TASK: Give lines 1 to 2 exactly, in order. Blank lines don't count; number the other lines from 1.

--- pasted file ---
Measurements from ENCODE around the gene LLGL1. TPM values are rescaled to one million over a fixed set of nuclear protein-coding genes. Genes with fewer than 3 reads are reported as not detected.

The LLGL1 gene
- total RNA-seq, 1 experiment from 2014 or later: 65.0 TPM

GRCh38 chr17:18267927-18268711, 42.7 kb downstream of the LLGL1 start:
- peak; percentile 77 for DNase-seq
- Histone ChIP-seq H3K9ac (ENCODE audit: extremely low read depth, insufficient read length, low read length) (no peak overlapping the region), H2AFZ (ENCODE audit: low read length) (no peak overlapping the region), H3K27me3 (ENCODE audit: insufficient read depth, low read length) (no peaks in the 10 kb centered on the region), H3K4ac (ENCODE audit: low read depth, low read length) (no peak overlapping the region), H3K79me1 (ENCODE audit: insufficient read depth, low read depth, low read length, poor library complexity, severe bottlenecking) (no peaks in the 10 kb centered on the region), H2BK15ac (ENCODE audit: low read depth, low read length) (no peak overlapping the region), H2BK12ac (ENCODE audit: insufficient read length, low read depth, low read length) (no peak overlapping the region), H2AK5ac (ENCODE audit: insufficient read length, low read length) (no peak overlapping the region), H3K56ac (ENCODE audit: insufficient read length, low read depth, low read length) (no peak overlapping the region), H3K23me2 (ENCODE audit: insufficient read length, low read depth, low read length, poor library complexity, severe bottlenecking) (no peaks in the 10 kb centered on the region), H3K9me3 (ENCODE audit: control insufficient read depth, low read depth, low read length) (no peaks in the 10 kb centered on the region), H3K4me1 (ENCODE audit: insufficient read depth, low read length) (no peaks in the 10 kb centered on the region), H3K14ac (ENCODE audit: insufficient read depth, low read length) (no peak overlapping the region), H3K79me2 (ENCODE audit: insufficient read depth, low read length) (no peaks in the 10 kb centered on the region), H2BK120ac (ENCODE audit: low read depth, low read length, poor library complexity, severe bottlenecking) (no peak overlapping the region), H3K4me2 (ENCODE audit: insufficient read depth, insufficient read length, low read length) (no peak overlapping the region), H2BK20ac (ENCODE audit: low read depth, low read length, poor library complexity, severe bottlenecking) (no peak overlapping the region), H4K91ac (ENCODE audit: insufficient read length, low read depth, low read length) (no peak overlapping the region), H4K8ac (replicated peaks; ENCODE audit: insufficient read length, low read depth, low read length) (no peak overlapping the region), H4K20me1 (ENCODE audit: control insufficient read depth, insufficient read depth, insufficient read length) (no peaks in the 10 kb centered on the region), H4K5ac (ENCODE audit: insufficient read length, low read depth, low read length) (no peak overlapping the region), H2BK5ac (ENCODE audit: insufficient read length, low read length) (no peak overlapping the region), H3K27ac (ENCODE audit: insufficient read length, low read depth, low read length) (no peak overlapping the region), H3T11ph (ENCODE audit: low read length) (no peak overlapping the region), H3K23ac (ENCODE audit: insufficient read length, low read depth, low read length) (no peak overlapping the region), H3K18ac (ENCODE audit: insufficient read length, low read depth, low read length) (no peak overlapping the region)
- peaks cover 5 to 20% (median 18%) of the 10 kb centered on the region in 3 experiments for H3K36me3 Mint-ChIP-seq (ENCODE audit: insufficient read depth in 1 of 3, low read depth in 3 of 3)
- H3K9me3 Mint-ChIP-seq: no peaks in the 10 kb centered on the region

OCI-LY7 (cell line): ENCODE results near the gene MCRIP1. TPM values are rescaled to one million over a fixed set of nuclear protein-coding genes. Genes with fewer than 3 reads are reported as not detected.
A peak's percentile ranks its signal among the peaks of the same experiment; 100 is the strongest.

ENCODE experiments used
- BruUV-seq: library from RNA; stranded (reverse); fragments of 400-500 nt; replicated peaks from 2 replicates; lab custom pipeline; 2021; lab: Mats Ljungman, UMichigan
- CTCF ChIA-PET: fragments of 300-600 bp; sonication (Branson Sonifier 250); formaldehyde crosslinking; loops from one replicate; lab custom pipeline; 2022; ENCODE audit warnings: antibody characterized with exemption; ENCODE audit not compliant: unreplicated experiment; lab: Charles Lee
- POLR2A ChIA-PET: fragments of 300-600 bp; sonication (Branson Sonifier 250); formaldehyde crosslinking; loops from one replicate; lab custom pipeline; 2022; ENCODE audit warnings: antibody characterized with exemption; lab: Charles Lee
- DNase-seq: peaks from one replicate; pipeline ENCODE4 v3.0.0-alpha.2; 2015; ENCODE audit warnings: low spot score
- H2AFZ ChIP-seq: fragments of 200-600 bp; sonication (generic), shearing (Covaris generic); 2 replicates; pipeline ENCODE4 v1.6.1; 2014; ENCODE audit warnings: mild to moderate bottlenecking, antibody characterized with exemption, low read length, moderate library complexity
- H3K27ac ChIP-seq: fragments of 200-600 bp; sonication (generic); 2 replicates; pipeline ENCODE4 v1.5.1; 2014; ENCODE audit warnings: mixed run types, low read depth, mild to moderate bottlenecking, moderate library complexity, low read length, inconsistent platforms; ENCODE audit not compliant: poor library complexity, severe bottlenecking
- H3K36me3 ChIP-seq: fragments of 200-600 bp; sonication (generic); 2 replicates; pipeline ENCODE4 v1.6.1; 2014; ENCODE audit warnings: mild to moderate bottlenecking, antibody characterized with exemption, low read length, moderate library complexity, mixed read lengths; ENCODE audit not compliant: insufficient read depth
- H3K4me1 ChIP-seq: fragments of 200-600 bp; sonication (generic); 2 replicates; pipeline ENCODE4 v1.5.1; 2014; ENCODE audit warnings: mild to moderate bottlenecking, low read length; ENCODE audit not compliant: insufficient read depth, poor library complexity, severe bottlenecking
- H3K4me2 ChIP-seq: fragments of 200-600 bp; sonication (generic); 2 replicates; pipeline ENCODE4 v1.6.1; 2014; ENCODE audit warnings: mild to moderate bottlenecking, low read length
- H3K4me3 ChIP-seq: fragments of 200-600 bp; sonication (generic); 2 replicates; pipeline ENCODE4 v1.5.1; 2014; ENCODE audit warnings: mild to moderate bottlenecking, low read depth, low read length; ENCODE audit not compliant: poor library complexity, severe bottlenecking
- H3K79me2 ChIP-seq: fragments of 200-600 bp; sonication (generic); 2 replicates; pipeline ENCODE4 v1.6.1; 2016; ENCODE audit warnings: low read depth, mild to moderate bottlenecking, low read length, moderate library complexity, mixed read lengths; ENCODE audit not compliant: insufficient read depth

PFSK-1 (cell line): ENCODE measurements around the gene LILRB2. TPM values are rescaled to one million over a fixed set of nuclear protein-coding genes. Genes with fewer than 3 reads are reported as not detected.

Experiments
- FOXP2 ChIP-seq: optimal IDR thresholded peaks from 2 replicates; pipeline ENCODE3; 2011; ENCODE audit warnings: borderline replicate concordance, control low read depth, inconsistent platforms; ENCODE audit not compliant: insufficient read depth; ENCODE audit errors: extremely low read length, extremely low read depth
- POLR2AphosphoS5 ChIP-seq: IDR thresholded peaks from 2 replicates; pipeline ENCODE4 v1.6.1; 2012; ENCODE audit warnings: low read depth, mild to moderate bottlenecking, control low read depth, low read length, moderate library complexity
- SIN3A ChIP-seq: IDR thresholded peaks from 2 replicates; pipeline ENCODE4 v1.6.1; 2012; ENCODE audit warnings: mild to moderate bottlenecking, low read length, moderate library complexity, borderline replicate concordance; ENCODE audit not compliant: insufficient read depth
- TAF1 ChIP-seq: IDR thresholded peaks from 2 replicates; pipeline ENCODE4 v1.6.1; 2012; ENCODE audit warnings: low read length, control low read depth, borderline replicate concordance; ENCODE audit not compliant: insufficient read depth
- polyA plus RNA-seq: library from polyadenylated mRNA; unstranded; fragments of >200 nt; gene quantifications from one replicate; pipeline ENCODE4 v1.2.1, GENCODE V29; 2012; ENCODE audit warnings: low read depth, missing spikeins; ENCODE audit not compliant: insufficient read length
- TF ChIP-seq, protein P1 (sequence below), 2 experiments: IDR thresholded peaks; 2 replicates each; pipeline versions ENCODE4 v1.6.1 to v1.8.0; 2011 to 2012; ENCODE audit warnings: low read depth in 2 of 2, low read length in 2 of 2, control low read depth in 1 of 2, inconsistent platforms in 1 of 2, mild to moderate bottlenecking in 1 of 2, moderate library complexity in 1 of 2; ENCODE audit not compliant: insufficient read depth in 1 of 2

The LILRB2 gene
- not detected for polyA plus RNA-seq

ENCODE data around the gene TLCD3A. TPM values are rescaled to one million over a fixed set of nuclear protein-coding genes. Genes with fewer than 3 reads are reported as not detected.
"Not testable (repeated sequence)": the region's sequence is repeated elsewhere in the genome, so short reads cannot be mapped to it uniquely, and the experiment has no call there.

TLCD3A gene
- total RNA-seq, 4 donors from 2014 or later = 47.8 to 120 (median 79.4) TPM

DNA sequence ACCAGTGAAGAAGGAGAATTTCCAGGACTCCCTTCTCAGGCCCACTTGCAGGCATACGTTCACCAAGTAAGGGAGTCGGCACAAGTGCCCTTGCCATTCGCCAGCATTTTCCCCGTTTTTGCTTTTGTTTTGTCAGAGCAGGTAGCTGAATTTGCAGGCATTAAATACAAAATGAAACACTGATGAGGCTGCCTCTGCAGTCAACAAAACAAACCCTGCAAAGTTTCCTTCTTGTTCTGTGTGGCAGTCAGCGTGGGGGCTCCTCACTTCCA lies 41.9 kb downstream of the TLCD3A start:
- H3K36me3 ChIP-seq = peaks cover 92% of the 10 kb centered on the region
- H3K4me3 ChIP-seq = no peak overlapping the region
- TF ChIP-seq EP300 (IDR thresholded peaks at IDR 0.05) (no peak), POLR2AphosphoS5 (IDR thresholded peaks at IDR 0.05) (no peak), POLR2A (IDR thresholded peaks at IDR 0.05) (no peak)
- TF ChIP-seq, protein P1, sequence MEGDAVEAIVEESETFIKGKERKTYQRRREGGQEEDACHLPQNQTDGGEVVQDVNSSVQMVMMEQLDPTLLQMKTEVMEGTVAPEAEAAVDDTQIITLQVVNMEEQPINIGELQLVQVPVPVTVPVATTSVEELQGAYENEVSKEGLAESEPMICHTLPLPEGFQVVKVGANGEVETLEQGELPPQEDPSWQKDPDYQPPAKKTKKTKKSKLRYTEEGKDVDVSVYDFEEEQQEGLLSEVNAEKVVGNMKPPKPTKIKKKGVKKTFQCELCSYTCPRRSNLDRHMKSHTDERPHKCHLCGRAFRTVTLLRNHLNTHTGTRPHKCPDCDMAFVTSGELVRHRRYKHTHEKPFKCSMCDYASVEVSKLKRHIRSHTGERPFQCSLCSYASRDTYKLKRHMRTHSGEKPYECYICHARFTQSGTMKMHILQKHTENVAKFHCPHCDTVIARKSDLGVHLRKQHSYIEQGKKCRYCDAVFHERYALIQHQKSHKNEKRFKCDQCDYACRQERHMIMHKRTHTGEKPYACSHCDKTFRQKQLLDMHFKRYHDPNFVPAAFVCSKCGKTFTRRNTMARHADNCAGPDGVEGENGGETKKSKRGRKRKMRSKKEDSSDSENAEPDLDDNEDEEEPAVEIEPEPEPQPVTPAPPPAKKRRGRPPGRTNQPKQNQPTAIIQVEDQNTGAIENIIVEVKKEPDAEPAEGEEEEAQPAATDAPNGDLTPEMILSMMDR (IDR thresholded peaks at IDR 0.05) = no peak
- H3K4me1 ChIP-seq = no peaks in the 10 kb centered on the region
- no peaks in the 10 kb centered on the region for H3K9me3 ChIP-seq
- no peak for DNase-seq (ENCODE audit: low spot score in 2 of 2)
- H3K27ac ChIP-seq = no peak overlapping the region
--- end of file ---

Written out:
Measurements from ENCODE around the gene LLGL1. TPM values are rescaled to one million over a fixed set of nuclear protein-coding genes. Genes with fewer than 3 reads are reported as not detected.

The LLGL1 gene